Perennial Philosophy in Riddle Form.
“Riddle form” is an idiom I made up after about two minutes of thought about what to call the mode of teaching common to the Pre-Socratics, Christ, and eastern philosophers. If there is a commonly accepted name for this form of teaching, please tell me what it is. The mode of teaching is characterized by paradox, parable, and enigmatic statements- and above all, by brevity.
Nothing impedes certain ideas of Plato, Aristotle, and Thomas Aquinas from being put in riddle form, so I thought I’d try it.
1.) How many hammers replace the smith? To what fruit does the blossom grow?
2.) Do I choose that these seeds hit the earth, and this one hits the stone?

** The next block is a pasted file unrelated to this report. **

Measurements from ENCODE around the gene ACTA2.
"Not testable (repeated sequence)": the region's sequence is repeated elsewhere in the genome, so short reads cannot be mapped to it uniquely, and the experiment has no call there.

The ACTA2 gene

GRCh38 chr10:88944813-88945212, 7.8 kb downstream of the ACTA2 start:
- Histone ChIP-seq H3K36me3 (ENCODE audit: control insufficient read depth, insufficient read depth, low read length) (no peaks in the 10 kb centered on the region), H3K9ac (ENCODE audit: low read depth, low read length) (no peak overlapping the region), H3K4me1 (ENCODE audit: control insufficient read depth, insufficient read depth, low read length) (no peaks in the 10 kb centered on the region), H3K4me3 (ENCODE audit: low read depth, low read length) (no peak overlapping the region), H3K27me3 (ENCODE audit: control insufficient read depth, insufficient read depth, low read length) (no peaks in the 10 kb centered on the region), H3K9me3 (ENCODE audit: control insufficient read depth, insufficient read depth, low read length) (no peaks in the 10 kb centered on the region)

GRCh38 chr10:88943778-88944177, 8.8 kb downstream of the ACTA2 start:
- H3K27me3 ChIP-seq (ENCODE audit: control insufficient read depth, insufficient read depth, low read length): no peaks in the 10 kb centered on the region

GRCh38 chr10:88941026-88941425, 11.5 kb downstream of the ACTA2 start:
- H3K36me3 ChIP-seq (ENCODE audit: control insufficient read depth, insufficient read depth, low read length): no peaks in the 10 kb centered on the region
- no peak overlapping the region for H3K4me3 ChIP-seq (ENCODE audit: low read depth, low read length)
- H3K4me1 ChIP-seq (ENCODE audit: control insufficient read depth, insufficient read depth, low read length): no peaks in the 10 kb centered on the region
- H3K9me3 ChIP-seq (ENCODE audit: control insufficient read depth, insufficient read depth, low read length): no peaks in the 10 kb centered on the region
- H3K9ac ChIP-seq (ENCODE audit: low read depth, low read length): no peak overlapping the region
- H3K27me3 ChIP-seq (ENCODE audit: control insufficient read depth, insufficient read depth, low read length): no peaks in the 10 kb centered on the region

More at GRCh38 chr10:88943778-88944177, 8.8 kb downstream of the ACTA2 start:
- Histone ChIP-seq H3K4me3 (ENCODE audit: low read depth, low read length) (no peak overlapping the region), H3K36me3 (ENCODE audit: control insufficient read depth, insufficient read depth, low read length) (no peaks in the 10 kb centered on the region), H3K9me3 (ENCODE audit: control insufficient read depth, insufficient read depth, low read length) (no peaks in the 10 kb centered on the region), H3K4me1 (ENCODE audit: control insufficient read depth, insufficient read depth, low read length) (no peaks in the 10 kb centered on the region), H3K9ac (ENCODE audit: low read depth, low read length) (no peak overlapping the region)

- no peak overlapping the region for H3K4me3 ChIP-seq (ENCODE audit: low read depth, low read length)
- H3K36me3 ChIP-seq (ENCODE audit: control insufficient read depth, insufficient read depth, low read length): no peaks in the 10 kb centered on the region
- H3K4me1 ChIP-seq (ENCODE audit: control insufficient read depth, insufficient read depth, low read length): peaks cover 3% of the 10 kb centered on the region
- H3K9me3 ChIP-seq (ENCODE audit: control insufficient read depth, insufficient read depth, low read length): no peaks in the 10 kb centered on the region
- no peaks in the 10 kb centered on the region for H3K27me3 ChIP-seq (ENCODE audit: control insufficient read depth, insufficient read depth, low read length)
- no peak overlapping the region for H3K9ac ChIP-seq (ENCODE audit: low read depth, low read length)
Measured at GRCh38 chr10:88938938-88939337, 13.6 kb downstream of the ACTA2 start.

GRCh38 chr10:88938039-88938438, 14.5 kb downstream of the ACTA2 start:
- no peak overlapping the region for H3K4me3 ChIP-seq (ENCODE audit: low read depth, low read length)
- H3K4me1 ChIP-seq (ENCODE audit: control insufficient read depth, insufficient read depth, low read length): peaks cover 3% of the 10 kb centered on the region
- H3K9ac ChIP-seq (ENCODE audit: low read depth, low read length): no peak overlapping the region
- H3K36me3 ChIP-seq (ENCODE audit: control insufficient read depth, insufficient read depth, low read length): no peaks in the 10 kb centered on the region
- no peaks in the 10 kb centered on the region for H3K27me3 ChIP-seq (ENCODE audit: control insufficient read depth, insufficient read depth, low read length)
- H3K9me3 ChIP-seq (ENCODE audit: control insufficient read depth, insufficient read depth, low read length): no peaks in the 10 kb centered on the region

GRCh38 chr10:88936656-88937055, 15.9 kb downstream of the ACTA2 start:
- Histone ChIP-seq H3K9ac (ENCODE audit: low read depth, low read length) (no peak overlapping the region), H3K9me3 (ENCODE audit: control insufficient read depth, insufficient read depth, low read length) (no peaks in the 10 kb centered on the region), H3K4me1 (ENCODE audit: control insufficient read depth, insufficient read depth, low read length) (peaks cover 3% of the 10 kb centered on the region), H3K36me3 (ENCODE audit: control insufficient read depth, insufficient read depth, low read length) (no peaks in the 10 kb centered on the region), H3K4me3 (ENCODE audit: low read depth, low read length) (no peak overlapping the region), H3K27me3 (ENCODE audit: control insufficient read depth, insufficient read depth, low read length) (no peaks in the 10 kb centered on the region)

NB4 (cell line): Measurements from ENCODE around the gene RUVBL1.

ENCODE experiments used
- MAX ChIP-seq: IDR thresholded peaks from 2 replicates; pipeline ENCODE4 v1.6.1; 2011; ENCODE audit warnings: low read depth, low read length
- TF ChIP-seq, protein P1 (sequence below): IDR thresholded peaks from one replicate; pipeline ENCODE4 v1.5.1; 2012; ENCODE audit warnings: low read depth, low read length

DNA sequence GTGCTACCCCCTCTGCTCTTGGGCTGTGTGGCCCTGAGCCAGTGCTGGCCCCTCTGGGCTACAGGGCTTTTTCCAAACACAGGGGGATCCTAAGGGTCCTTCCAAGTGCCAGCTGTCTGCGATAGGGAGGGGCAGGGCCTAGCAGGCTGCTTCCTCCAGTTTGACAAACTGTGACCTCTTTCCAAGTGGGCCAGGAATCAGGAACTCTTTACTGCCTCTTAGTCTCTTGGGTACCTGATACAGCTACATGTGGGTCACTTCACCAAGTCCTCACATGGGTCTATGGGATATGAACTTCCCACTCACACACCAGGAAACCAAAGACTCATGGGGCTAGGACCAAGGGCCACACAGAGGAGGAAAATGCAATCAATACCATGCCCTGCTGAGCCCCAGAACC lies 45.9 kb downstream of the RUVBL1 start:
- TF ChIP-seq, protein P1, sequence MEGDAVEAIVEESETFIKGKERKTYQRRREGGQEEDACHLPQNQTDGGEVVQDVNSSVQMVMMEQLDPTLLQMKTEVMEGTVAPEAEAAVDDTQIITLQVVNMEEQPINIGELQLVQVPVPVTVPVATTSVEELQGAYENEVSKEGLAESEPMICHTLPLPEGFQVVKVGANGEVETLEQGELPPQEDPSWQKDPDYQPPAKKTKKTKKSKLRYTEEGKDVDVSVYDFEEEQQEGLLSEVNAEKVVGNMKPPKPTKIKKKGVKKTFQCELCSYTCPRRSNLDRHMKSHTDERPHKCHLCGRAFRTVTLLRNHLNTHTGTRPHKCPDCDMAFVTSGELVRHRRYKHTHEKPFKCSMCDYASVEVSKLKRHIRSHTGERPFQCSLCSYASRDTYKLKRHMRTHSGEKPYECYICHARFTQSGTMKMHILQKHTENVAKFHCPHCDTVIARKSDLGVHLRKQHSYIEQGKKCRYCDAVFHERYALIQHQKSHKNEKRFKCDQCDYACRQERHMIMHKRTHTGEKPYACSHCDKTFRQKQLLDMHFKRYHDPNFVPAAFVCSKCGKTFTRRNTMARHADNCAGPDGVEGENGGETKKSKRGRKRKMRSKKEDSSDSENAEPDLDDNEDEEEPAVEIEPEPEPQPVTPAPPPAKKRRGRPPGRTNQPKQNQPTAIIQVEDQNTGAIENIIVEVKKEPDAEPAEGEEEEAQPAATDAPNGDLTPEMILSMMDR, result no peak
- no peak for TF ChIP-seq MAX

3.) Without the shrine, neither the pilgrim. Without heating, neither heat.
4.) The blind man can awake midday, and the man with sight, midnight.
5.) Listeners don’t divide the words among them.
6.) How many pictures are in the model, or loaves in the pan?
7.) One is left, another right, which is “hand”?
8.) How large is stone? could we make stone, to measure stone?
9.) If all is this, then these are not human.
10.) I define an extinct, and a kind that will not be.